[Ed.'s Note: Roger Bennett and Josh Kun are the masterminds behind the amazing Jews on Vinyl project, where they have digged deep to retell the history of Jewish recorded music from the 1940s to the 1980s. Their projects include a blog, a book and a traveling museum exhibit which is coming to LA's Skirball Cultural Center on May 12 and will be there until September 5. Next Tuesday, May 11th, at 8 pm Kun and President of MySpace Music Courtney Holt will present "a one-of-a-kind slideshow of LP covers, plus rare musical clips." The exhibit will be free and open to lecture attendees form 6 to 8. To celebrate this exhibit and the talk, Kun and Bennett are guest-blogging for West Coast Sound, sharing covers and stories from their great archive of greatest moments (and some strangest moments) of the Great Jewish LP era.]
If you like this story, consider signing up for our email newsletters.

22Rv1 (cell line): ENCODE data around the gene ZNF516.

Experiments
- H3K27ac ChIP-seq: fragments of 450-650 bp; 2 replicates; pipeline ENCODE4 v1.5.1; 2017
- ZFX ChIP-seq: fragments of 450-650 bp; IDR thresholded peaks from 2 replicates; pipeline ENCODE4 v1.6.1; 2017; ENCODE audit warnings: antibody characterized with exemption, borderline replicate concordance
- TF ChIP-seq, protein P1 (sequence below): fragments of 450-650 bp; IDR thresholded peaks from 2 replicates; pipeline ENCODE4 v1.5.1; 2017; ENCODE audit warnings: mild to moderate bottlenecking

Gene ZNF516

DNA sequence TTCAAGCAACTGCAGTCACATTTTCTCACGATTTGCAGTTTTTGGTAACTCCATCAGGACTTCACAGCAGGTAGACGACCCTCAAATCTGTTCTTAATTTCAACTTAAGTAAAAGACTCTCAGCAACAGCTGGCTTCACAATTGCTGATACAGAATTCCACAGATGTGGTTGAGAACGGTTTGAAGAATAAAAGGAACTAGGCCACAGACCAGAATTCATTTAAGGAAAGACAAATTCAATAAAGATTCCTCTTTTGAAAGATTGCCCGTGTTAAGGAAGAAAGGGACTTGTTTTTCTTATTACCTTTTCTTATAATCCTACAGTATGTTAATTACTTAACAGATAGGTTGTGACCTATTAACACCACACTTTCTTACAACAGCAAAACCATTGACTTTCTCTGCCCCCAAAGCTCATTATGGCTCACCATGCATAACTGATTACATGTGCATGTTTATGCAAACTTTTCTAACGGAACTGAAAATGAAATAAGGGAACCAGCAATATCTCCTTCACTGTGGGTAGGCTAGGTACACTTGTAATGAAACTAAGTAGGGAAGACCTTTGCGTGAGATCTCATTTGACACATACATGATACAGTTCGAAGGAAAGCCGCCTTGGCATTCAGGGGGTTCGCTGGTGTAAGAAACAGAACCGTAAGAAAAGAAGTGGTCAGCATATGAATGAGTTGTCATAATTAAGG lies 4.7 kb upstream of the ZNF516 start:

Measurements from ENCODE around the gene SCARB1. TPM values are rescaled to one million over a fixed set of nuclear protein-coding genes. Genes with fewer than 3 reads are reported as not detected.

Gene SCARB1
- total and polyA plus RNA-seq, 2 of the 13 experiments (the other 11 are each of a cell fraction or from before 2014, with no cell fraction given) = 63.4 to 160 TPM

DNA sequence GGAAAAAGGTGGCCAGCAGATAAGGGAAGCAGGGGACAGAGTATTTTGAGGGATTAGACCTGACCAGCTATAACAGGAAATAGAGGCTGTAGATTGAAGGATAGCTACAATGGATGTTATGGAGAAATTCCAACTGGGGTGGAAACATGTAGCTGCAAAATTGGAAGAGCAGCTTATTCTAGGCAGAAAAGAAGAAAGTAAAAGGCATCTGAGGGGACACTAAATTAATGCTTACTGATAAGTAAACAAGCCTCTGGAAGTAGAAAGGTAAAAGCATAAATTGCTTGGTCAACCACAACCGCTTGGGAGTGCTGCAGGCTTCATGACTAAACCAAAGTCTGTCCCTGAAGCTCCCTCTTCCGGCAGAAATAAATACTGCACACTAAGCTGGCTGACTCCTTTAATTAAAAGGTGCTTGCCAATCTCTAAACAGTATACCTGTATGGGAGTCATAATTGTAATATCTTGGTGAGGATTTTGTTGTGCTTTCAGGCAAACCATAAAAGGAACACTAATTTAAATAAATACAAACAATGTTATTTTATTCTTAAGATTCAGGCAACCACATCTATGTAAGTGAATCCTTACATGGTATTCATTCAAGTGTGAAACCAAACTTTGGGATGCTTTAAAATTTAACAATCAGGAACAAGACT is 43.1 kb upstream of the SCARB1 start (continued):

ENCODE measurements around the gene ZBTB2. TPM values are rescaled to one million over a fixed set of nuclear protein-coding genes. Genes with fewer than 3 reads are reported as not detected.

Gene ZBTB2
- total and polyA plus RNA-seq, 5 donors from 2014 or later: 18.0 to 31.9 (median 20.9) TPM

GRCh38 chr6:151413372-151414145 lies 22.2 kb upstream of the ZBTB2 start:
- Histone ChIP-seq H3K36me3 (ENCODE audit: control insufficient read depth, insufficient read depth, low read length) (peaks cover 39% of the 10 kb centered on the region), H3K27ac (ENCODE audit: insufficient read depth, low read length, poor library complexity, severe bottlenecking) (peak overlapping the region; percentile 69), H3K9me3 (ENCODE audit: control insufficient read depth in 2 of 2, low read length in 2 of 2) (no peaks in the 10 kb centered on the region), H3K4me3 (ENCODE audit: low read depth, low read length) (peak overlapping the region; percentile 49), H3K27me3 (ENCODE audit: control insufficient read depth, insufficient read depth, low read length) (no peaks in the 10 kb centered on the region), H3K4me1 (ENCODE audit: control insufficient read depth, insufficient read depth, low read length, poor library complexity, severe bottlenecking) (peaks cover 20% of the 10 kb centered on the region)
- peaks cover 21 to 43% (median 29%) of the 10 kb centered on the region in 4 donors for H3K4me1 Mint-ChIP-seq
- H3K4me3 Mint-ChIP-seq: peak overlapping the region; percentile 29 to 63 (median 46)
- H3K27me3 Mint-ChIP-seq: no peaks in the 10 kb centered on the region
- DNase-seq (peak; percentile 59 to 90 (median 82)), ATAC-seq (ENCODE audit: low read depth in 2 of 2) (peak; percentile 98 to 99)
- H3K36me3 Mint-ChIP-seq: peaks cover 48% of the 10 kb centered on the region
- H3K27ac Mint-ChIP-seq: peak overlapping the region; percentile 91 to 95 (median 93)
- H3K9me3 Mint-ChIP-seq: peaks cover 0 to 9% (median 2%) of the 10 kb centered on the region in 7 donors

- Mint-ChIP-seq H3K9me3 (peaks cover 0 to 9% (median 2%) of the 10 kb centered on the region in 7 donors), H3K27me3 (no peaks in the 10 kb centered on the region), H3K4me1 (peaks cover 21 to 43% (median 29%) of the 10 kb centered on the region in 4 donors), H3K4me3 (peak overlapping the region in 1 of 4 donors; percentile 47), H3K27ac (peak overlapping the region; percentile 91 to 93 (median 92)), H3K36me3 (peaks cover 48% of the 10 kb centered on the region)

SHOW ME HOW
You have successfully signed up for your selected newsletter(s) - please keep an eye on your mailbox, we're movin' in!
The Wizard of the Jewish musical Oz that is the Jews on Vinyl exhibition might just be the 95 year old piano fusionist Irving "Fabulous Fingers" Fields.
In many ways his 1959 album Bagels and Bongos-- a pioneering experiment featuring Yiddish and Hebrew hits re-imagined through Latin American rhythms-- sums up the stories our exhibition tells and the music that is at the heart of The Idelsohn Society for Musical Preservation. It was our first re-issue, and the cross-cultural worlds and identity-swapping strategies it represents are still at the heart of heart of what we do.
Once a child star of the Yiddish theater, Fields turned his days playing cruise ships in Puerto Rico and Cuba into a Jewish-Latin musical love affair, even recording for RCA Victor as "Campos, El Pianista." When we heard him tearing through "Havana Nagila" and conjuring up a "Miami Merengue" worthy of any mid-century Latin ballroom, we were convinced there was a lost kingdom of Jewish-American sound waiting to be rediscovered.